Continuing care for pregnant women with asthma
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It is estimated that 3–8% of pregnant women have asthma.1,2 Most women with asthma have normal pregnancies and the risk of complications is small if the asthma is well-controlled.3
Asthma during labour
Acute asthma exacerbations during labour are relatively rare with 80–90% of women having no asthma symptoms during labour and delivery, possibly due to the endogenous steroid production.3,4 If an exacerbation does occur, the patients normal asthma medication can be used and adjusted as required during this period.4
Pregnancy can affect the course of asthma
In general, during pregnancy the severity of asthma remains stable in one-third of women, worsens in one-third and improves in the remaining third. However, women with severe asthma are more likely to experience a worsening of symptoms than those with mild asthma.3,4 Deterioration is most likely in the second and third trimesters.3
The most common cause of exacerbations of asthma during pregnancy are viral respiratory infections and non-adherence to inhaled corticosteroids.4 A systematic review showed that pregnancy itself has no direct effect on FEV1.5
Poorly controlled asthma is associated with maternal and foetal complications
When asthma is well controlled during pregnancy, there is little or no increased risk of adverse maternal or foetal complications. Therefore, it is important to control asthma and minimise exacerbations by optimising treatment during pregnancy.
Compared to women without a history of asthma, women with asthma, particularly poorly controlled asthma, have been reported to have higher risks of several complications of pregnancy and delivery including, pre-eclampsia, haemorrhage, intrauterine growth restriction, pre-term delivery, low birth weight and increased perinatal mortality.1,3,6
Clinical features used to assess current asthma control include (Table 1):1
- Frequency and severity of symptoms (including how symptoms interfere with sleep or normal activity)
- Frequency of use of short-acting beta-agonist for symptom control
- History of exacerbations requiring the use of oral corticosteroids
||Asthma not well controlled||Very poorly controlled asthma|
|Frequency of symptoms
||≤ 2 days/week||> 2 days/week||Throughout the day|
|Frequency of nocturnal symptoms||≤ 2 times/month||1-3 times/week||≥ 4 times/week|
|Interference with normal activity||None||Some||Extreme|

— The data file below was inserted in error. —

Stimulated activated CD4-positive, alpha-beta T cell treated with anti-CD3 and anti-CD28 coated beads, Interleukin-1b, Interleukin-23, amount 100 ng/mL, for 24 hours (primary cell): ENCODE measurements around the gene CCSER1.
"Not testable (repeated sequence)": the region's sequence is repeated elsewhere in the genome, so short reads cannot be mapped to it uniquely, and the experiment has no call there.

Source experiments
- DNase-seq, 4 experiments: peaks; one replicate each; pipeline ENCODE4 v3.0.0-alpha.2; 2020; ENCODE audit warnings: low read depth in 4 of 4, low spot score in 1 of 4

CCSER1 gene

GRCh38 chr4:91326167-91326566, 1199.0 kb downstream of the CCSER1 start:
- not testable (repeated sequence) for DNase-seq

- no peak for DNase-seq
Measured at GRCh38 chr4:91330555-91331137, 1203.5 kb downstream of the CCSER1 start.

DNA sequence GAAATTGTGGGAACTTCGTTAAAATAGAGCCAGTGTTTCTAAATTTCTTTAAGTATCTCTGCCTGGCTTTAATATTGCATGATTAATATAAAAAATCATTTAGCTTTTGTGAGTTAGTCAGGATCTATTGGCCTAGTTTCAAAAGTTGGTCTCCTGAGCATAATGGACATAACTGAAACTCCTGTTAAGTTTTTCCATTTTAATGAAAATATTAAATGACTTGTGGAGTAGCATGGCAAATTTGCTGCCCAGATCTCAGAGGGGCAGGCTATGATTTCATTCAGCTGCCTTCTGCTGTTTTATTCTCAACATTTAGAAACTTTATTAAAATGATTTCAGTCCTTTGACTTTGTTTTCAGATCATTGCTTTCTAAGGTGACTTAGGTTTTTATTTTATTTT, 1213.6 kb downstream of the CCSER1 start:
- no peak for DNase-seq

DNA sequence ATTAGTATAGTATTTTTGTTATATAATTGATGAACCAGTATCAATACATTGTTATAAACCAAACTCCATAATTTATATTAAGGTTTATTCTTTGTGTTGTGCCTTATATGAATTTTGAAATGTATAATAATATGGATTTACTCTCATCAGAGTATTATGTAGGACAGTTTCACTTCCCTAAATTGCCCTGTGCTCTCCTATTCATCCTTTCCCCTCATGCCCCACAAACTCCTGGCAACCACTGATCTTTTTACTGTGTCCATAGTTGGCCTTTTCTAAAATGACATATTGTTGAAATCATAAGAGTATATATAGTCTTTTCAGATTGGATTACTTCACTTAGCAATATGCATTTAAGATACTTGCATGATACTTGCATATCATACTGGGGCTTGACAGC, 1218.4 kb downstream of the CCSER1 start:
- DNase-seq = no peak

|Use of short-acting beta-agonist for symptom control
||≤ 2 days/week||> 2 days/week||Several times/day|
|FEV1 or peak flow (expressed as the % of the predicted or personal best value)||> 80%||60-80%||< 60%|
|Exacerbations requiring use of oral corticosteroids
||0–1 in past 12 months||≥ 2 in the past 12 months|
Pregnant women with asthma should receive the same education and management as any patient with asthma. This includes:7
A personalised plan to promptly manage signs of worsening asthma
- Education about correct inhaler technique
- Smoking cessation advice and support
- Advice about identifying and controlling or avoiding factors that may exacerbate symptoms, e.g. tobacco smoke
Medicines to treat asthma are generally safe during pregnancy
In general, medicines used to treat asthma are considered safe during pregnancy.3 Appropriate use of medicines to treat asthma carries less risk to the mother and baby than poorly controlled asthma or severe asthma exacerbations.1,3
Short- and long-acting beta-2 agonists can be used as normal during pregnancy
Studies have shown no significant association between the use of inhaled short-acting beta-2 agonists and foetal congenital malformations, pre-eclampsia, pre-term delivery or low birth weight.1,3 Salbutamol is the short-acting beta-2 agonist that has been most extensively studied in women during pregnancy.2,7
Evidence for the safety of long-acting beta-2 agonists is limited, however, animal studies and a small number of human studies have not identified any major issues.2 As is the case for anyone with asthma, long-acting beta-2 agonists should always be used in combination with inhaled corticosteroids.4
Inhaled corticosteroids can be used as normal during pregnancy
Inhaled corticosteroids are an integral part of the treatment of persistent asthma. Evidence suggests that:4,7
- Inhaled corticosteroids are safe in pregnancy and are not associated with an increased risk of congenital malformations or adverse perinatal outcomes
- Inhaled corticosteroids reduce the risk of asthma exacerbations and improve lung function during pregnancy
- Although most studies have involved budesonide, the inhaled corticosteroid that was successfully controlling asthma before pregnancy should be continued during pregnancy
Oral (systemic) corticosteroids should not be withheld because of pregnancy